So the votes haven’t been counted yet and it looks like Baker is already lining up his excuses.

On that same page, APCSJC's statement seems to be just a repetition of what the order says. Towards the bottom, he does say: "As of today, the required notice to the Cherokee Freedmen has been mailed. There were never any negotiations that non-citizen Cherokee Freedmen, Cherokee Freedmen unregistered to vote, non-citizen Cherokees or Cherokees unregistered to vote were going to be allowed to vote during the Friday hearing. The Nation will continue to work through this important matter."

So, now we know what "never" happened in the negotiations. But we wonder if we'll ever know what actually DID happen when S. John Crittenbaker was making another deal with the freedmen and the BIA to change our election laws.

Election Limbo Part II, Day 2: Master Puppeteer Edition

Master Puppeteer

Well, the Cherokee Nation is back in the Tiawan News, for what that’s worth. 
It’s not a shining moment for APCSJC.  The AP is reporting that the Cherokee Nation is in contempt of court for not complying with last week’s court order.
We find out from the associated press that some of the Cherokee Nation’s punishment for APCSJC not obeying the order is…. Giving more voting dates to the freedmen.  Which only benefits Crittenden’s choice for Chief, Bill John Baker.  Just asking a simple, hypothetical question: if the punishment for not following a court order is that your political ally benefits, what kind of system is that?  Usually, you are supposed to feel bad after getting punished for violating a court order, but that’s not the vibe we’re getting here.

At the same time, we find out that Baker wants to reopen voting for “Cherokees living in Oklahoma” (which is either an intentional or unintentional middle finger pointed in the direction of out of state Cherokees), but not anyone else.  Maybe he came to the same conclusions we did after the election commission posted the turnout numbers and decided it didn’t look good.

So if Baker wants to change the election laws after the fact, who can help him?  Well, three people at least.  One is APC S. Joe Crittenden. Another is Judge Kennedy in DC.  And the third is the mysterious Jon Velie, the freedmen's lawyer.  

If an AP report is to be believed, Velie and Crittenden are asking Kennedy to give Baker what he wants.  Velie (remember, he’s the lawyer that was arguing in court last week that the Cherokee Nation should be terminated as a tribe) told the AP that the “Cherokee Nation suggested adding extra walk-in dates” for freedmen, and “Another option, which was originally promoted by the Cherokee Nation and is now endorsed by the freedmen, would allow all Cherokees to vote on the additional walk-in dates.”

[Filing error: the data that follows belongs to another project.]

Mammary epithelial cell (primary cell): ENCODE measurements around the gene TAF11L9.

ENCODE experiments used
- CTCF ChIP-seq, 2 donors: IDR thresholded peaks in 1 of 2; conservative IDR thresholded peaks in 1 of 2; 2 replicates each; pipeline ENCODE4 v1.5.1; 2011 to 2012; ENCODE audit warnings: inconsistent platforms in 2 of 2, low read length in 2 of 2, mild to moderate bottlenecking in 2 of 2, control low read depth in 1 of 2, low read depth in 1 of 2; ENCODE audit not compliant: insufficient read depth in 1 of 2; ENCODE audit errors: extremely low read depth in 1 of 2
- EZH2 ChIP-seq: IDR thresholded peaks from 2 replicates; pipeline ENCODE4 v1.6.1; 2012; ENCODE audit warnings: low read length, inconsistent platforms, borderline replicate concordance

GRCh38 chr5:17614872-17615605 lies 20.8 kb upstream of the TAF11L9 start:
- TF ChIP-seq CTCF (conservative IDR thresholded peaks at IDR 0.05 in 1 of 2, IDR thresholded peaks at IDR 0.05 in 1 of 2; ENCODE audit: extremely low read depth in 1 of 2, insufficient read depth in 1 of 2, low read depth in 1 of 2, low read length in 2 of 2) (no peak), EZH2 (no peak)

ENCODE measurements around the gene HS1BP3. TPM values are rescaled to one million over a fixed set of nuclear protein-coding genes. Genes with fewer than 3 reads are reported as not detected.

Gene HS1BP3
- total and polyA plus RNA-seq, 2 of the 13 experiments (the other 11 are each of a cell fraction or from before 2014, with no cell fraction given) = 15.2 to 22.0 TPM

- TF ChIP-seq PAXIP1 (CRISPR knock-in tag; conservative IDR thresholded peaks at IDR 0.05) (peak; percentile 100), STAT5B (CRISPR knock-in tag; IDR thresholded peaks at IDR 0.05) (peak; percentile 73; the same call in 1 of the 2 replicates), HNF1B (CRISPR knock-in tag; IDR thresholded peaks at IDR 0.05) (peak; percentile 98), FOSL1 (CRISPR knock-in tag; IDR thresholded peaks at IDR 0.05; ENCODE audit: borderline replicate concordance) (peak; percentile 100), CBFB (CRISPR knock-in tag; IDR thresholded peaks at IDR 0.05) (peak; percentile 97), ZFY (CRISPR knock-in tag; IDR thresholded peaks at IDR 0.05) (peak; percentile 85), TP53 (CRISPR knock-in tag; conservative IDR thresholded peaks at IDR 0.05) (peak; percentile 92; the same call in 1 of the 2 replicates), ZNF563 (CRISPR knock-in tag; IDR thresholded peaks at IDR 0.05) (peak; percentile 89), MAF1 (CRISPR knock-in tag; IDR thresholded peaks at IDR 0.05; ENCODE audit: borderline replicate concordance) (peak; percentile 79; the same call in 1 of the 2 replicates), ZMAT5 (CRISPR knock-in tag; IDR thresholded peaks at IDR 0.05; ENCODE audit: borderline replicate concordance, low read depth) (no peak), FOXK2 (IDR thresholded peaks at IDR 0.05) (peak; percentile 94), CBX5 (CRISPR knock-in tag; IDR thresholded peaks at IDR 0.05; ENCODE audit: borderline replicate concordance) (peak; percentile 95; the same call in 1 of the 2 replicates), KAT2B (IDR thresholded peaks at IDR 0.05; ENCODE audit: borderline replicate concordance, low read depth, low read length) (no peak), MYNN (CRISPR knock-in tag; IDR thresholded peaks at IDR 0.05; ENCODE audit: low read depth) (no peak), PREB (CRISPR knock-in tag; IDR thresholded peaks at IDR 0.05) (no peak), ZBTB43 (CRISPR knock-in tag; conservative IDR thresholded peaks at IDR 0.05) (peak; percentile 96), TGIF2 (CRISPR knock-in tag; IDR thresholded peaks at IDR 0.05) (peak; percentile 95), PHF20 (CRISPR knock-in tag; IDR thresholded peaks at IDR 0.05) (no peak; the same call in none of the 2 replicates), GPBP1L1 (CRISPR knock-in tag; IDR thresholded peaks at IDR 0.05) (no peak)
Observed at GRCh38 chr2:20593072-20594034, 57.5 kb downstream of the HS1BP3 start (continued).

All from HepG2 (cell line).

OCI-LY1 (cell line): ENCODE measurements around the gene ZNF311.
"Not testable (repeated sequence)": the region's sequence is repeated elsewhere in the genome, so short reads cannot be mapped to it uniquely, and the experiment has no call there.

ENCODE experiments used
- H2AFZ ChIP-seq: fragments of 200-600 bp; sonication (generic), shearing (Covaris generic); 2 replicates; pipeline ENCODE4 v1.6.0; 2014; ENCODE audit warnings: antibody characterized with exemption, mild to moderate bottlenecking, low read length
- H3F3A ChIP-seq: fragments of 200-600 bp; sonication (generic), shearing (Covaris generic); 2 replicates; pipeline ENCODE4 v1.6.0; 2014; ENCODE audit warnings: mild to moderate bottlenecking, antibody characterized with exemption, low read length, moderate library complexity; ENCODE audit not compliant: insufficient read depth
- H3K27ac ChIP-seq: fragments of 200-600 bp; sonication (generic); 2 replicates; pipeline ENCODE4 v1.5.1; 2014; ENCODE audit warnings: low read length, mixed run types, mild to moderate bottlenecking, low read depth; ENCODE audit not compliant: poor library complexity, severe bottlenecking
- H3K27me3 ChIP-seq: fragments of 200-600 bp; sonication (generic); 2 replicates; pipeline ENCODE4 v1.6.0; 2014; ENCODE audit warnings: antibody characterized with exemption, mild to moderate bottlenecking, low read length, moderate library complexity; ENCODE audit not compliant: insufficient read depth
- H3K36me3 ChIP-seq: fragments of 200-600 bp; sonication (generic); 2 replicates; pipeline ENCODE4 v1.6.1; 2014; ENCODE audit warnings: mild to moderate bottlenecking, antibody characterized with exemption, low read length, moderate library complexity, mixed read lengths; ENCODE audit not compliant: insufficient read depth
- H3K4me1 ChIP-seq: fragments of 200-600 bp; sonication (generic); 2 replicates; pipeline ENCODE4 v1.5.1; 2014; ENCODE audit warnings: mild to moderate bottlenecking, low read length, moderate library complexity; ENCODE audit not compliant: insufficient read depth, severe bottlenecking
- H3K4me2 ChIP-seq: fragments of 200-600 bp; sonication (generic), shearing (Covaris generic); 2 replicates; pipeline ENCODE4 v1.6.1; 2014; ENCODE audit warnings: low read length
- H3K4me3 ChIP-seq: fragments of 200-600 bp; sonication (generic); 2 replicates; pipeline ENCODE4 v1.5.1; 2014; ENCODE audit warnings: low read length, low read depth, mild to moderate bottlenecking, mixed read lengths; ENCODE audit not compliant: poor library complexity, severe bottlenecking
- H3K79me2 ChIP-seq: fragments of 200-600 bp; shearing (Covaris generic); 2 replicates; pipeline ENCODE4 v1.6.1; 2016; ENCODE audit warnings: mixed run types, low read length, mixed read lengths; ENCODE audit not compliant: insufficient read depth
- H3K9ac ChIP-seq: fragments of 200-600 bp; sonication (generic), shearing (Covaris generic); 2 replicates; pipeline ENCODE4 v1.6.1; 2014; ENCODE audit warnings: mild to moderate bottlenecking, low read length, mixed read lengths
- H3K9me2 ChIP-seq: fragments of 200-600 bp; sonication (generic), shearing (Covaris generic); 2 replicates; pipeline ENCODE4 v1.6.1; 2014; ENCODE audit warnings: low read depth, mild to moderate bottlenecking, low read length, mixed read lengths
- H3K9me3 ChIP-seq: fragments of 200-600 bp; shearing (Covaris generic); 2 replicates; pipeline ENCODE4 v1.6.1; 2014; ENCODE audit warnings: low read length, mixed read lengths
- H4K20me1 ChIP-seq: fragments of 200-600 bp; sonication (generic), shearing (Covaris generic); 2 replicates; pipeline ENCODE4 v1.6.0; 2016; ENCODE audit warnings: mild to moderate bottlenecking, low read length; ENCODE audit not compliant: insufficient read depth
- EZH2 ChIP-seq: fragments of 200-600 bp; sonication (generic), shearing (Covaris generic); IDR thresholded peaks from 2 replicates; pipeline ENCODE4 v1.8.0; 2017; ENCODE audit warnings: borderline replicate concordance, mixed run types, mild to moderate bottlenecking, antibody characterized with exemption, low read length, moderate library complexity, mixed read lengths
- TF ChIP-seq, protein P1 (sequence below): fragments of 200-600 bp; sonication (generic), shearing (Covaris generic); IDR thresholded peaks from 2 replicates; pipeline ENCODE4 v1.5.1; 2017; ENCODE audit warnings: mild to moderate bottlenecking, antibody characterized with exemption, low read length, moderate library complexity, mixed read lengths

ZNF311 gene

Just so our factual timeline is straight: 
Friday night: everything is hunky-dory with Baker and Crittenden--- Freedmen can vote extra times, but not Cherokees.  

Saturday: Election Day.

Sunday: Baker realizes he’s behind and asks for more time for Cherokees to vote, something he forgot to mention before the election.

Monday: Crittenden and freedmen lawyer Velie ask a federal judge to do their candidate a solid and open up voting for Cherokees, never mind what the election laws of the Cherokee Nation are.

Tuesday:  the judge may agree to give Baker what he wants.

Remember, these are SUGGESTIONS BY THE CHEROKEE NATION (APCSJC) to add extra dates for freedmen and extend the voting.  If the judge orders this, its because it’s agreed upon by all parties, and apparently the freedmen aren’t having to negotiate too hard with APCSJC, who seems to be volunteering to change our election laws before anyone (except Baker) asks.
Whatever you want to say about Baker, he appears to be a master puppeteer, with the freedmen’s lawyer and the acting principal chief doing his bidding in federal court. 

Sunday, September 25, 2011

Election Limbo Part II, Day 1: Can We Tell Who Won?

Since we won’t have election results to talk about until at least October 8, and we have to amuse ourselves somehow, we’ll take a look at some of the numbers that are available and try to figure out what they mean.  So, we’ll give you some cold hard truth, and then we’ll tell you what we think it might mean.  Don’t argue with the truth, but feel free to give your opinions, based on facts, for what you think happened yesterday.
First, we’ll start off using the June election as our model.  Smith won by 5 or 7 votes, depending… Baker got the most votes in the recount, during which hundreds of votes disappeared because the election commission screwed up.